Life can get hectic. We sometimes have more on the go than we really have time for, which makes it difficult to find time for anything that isn’t essential. When this happens, we can still connect with nature in little ways by integrating nature into our daily lives: eat a meal outside, bike or walk for those short trips, or simply take a break to look out a window for a minute every half hour or so. Even looking at pictures of trees have some of the same health benefits as being outside in nature, although the benefits are less pronounced.
If you go to the gym, consider replacing some of your workouts with a workout in the woods or a bike ride. If you have children, include elements of nature even in their indoor play areas and crafts. If you commute, take notice of the trees and wildlife you see—especially if you take public transit and don’t need to watch the road.
Even when time permits, there are still times when you may just not want to be outdoors—perhaps it is pouring rain or there is a wind chill of -30. In times like these, film can be a great medium by which we can foster a connection with nature.
Connecting With Nature Through Film
Halton Green Screens uses film to inspire environmental stewardship. Environmental films, whether they are documentaries or works of fiction, provide us with a glimpse of the world through the eyes of others. They allow us to connect with people and the environment in ways that we might otherwise never have the opportunity to experience. They play on our empathy and emotions, allowing us to access the most human parts of ourselves. A skillfully made film can take us to the other side of the world, the depths of the ocean, or even deep into our own backyard, offering us a new perspective on our local community.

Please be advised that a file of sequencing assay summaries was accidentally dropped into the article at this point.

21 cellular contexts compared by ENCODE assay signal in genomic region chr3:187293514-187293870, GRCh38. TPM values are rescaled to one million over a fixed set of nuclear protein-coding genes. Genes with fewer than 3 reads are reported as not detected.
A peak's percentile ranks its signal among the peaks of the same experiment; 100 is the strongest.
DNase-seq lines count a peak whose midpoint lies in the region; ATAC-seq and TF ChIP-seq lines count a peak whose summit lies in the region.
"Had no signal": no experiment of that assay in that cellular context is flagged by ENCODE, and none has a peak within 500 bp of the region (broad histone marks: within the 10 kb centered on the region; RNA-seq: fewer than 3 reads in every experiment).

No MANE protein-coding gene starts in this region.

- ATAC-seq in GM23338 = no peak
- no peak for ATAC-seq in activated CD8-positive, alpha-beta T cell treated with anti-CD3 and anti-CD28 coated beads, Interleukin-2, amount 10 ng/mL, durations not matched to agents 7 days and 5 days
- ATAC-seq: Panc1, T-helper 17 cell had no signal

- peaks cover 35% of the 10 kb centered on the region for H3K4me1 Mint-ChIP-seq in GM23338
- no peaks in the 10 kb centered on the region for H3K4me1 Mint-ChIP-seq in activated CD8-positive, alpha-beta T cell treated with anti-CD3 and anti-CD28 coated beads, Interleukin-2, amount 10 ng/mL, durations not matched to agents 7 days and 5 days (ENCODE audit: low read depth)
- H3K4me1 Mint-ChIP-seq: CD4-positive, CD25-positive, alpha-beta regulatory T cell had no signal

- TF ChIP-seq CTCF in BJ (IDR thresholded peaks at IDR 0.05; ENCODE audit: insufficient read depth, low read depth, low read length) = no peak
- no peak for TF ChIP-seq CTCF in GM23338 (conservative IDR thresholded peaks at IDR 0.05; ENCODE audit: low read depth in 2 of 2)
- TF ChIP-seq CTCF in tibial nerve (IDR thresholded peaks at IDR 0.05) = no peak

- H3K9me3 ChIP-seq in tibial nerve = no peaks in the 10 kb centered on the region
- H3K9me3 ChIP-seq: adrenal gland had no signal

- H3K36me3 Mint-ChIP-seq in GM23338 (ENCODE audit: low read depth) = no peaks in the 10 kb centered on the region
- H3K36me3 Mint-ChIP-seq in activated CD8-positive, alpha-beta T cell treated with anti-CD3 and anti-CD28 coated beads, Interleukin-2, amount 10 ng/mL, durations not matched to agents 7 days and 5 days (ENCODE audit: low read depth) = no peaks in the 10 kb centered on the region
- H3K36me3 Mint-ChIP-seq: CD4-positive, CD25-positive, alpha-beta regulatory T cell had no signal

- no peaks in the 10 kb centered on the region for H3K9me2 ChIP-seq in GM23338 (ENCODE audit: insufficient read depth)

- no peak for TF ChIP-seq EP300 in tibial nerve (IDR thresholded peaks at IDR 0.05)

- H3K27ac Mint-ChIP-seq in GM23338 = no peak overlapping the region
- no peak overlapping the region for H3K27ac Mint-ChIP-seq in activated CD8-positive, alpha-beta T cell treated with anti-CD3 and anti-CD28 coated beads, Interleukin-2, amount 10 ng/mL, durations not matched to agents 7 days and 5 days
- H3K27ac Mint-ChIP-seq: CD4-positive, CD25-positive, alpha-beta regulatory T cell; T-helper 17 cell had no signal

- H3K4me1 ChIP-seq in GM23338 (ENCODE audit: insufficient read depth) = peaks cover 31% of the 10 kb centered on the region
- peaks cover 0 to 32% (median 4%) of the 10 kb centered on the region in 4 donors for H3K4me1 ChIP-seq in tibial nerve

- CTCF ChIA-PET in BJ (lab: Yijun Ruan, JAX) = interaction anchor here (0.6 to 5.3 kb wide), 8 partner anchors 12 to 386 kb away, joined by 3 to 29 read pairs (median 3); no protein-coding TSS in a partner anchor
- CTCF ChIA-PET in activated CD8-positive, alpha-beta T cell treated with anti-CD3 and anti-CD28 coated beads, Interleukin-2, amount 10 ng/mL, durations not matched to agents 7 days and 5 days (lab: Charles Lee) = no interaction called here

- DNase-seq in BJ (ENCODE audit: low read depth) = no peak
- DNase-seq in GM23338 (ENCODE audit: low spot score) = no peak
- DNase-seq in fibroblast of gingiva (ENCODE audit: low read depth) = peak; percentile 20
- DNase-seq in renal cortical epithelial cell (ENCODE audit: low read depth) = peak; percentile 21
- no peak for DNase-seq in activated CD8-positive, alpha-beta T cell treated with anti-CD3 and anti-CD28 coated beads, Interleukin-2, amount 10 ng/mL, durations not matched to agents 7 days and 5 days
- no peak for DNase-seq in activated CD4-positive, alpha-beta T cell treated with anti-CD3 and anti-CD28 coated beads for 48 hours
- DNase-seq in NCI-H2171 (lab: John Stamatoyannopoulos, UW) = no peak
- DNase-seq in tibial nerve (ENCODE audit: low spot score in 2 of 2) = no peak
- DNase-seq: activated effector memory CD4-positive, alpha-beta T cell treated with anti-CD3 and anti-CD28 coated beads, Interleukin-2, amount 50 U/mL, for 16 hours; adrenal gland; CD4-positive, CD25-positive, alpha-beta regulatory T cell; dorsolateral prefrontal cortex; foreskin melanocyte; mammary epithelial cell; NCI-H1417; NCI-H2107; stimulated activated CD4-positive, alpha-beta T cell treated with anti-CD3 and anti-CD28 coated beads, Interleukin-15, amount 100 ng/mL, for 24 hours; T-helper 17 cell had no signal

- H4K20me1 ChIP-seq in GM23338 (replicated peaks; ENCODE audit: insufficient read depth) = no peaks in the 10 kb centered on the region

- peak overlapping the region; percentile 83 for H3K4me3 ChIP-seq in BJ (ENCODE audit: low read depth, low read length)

In February we are showing “Jane”, which offers an intimate portrait of Jane Goodall, drawing on actual, never-before-seen footage from Jane Goodall’s life. When we see Jane interacting with chimpanzees in the wilderness of Africa, we are right there with her and have the rare opportunity to see these beautiful and deeply intelligent animals through the eyes of the person who arguably loves them most out of anyone on the planet.
In March we are showing “Chasing Coral”, which carries us to the depths of the ocean, where most of us will never go in real life. When the magnificence and mysteries of the underwater worlds are laid before us on the big screen, we are there with the filmmakers, experiencing it along with them. We observe the incredible beauty of complex underwater ecosystems, and perceive the urgency of coral bleaching.
For just an hour or two, we are transported out of our own lives to experience a hint of another reality. By the end, we are left feeling happy, sad, haunted, uplifted, concerned or any number of other emotions. We may even feel inspired to take actions to either protect or change the reality we have just glimpsed. This is the power of a good film and the basis for our mission at Halton Green Screens. We hope you will join us sometime to experience it along with us!
Last modified: January 25, 2018